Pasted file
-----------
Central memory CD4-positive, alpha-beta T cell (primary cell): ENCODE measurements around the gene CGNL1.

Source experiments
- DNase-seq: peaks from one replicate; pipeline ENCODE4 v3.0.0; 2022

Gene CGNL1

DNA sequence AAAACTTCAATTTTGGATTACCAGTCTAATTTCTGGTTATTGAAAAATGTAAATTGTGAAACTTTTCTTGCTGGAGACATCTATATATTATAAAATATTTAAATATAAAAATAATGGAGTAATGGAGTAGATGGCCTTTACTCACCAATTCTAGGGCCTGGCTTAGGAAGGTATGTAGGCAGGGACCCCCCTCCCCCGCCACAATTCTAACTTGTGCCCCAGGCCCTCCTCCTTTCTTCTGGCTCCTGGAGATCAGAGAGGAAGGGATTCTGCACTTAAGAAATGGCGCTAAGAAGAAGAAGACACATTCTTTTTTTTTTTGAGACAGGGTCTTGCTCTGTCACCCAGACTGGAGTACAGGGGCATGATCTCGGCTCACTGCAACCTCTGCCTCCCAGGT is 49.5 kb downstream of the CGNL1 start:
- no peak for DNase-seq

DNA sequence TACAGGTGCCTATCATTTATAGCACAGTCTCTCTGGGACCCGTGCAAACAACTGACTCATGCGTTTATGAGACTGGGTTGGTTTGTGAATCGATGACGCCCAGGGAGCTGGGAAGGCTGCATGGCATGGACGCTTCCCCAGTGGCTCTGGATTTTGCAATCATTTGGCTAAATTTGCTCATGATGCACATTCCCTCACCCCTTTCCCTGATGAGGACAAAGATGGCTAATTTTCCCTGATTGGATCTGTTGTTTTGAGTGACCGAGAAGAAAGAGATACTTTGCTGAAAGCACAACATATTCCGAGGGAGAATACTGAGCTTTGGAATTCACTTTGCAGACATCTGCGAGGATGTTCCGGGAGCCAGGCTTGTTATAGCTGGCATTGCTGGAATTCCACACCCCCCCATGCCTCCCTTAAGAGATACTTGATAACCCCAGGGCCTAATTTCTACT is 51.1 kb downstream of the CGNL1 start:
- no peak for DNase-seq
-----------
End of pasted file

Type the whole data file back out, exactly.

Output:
Central memory CD4-positive, alpha-beta T cell (primary cell): ENCODE measurements around the gene CGNL1.

Source experiments
- DNase-seq: peaks from one replicate; pipeline ENCODE4 v3.0.0; 2022

Gene CGNL1

DNA sequence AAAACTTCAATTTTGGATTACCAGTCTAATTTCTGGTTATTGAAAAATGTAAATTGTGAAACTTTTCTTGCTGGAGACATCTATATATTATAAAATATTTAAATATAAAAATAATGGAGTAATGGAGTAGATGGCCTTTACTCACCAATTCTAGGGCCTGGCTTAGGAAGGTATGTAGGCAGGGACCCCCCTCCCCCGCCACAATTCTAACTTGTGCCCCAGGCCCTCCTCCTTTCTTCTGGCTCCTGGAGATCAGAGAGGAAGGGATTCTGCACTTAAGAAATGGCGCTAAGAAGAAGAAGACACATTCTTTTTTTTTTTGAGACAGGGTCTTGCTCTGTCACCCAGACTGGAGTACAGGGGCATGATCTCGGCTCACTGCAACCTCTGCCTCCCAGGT is 49.5 kb downstream of the CGNL1 start:
- no peak for DNase-seq

DNA sequence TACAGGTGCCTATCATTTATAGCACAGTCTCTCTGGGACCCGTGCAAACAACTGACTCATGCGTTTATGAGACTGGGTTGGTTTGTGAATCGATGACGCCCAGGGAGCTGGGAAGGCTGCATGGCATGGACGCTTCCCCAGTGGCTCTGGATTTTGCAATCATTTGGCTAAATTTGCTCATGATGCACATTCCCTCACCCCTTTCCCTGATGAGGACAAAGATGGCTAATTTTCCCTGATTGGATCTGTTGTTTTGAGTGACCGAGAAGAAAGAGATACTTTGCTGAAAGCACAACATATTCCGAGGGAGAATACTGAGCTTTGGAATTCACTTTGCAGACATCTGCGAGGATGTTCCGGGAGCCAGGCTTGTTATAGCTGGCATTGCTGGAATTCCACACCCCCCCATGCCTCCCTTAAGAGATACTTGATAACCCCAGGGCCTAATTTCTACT is 51.1 kb downstream of the CGNL1 start:
- no peak for DNase-seq